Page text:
Conference recognises that reversing this process demands more than amending the 2012 Health & Social Care Act and calls for our next manifesto to include existing Party policy to restore our fully-funded, comprehensive, universal, publicly-provided and owned NHS without user charges, as per the NHS Bill (2016-17)

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In my role as a Shadow Health Minister, while it did not grab many headlines; it was extremely disappointing that a House of Lords amendment, which would have seen more patients able to access life-saving innovative medicines without delay was voted down by the Conservatives. I spoke in support of the proposed changes to the Government’s Health Service Medical Supplies (Costs) Bill, which I have been leading on for Labour.

Through both their failure to back this amendment and their recent changes to NICE, which could further delay access to new medicines, the Government is presiding over a system which leaves increasing numbers of patients in the heart-breaking situation of being unable to obtain innovative treatments which could save or extend their lives. It is also worth pointing out that this directly breaks the Conservative party’s 2015 manifesto promise to speed up the introduction of cost-effective medicines into the NHS.

Last week, even more promises were broken, as the new NHS England Plan, “Next Steps on the NHS Five Year Forward View” confirms that the NHS does not expect to meet the A&E target, to see 95% of patients within 4 hours, which Jeremy Hunt described as being “critical for patient safety,” for at least the next year. It also sets out plans for another round of rationing of treatments and the abandoning of the 18 week waiting target for surgery.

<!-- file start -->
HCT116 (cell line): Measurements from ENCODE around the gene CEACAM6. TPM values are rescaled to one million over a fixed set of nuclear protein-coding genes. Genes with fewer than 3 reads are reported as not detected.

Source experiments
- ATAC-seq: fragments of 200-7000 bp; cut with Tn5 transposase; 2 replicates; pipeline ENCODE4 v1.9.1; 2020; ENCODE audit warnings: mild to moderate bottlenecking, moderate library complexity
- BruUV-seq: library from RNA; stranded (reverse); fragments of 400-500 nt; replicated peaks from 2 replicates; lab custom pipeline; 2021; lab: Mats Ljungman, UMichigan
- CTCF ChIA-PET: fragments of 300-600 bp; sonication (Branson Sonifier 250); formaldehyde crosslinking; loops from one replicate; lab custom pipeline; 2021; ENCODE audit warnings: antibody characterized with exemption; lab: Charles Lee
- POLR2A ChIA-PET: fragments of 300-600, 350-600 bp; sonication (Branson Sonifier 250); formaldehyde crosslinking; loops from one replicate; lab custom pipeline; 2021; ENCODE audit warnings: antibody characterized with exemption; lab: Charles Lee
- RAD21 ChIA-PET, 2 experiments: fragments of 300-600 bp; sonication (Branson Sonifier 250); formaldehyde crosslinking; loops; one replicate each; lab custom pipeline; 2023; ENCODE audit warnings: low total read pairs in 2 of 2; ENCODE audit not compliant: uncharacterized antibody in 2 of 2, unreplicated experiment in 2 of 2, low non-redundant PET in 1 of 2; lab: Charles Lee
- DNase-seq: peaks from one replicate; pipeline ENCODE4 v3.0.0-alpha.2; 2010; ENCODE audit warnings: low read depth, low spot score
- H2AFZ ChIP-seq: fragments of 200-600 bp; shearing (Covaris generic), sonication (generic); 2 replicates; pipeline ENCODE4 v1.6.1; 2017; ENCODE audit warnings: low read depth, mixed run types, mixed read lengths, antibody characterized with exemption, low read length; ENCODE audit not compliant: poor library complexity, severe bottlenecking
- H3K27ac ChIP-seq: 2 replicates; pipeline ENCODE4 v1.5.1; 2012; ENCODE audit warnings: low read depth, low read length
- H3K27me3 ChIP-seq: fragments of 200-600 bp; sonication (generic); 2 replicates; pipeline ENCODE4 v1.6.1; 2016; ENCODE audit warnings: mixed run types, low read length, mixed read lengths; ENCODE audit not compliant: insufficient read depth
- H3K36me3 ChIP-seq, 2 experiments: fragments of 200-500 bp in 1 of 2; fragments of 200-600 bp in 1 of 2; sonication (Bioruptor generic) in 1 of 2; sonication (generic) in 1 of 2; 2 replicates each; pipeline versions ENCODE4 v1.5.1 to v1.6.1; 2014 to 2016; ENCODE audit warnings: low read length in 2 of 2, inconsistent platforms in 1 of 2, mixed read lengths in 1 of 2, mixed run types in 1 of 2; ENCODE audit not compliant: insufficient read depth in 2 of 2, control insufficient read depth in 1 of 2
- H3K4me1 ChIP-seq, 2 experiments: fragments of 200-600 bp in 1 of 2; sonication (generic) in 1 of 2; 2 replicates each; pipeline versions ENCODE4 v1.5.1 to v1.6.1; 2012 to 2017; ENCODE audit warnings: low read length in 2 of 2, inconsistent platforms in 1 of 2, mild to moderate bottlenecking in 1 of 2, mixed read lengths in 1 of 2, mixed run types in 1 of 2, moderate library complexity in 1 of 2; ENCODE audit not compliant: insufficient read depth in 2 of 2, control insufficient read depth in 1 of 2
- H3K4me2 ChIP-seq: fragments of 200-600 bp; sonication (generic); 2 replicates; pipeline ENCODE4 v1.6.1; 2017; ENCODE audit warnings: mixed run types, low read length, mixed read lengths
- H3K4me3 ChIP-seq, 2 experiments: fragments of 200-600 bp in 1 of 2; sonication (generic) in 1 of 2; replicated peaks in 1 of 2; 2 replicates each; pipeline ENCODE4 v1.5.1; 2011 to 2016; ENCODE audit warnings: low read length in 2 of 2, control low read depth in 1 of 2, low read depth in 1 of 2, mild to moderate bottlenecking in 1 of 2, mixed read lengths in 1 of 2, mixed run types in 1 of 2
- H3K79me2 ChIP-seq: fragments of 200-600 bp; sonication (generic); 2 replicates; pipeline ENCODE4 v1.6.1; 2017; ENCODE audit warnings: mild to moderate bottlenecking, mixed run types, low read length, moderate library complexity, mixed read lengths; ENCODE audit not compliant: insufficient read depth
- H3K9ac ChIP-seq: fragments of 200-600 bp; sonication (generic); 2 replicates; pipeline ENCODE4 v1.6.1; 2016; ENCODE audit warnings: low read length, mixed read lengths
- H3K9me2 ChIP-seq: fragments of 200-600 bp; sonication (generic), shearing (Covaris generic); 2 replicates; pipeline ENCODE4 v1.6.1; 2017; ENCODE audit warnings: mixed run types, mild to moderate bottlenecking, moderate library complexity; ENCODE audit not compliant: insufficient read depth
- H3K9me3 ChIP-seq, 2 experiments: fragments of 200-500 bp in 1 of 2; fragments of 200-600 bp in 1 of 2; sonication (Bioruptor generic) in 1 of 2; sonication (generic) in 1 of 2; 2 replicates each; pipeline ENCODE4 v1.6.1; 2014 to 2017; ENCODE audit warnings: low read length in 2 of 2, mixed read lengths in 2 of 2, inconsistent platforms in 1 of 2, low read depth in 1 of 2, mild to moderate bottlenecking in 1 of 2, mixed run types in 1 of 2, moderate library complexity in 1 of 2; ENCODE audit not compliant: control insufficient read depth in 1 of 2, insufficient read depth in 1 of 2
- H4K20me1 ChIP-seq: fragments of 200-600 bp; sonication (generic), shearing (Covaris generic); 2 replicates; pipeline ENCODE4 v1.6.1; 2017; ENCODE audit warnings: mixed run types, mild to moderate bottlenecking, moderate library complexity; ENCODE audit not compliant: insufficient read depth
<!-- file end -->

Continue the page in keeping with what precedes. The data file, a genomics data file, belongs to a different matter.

Of course all of this leads up back to where I began with the fact that only an adequate financial settlement can deliver the health and social care service that we all want to see.

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On November 1st 2016 the Welsh Government’s Cabinet Secretary (Minister) for Health, Well-being and Sport, Vaughan Gething, announced the establishment of a Parliamentary Review which will look at the key challenges facing the health and social care services in Wales.

He said  “ … (it) will review the best available evidence to identify key issues facing our health and social care services and draw out the challenges that these will present over coming years. For example, there are challenges with NHS finances within a reducing Welsh Government budget, workforce planning, recruitment and retention, and meeting the rising demands of healthcare and rising public expectations. The review will examine options for the way forward and will then make recommendations about what the health and care service of the future could look like.”

The review was initiated as part of the “Moving Wales Forward” agreement between Welsh Labour and Plaid Cymru underpinned by wider cross party consultation and discussion.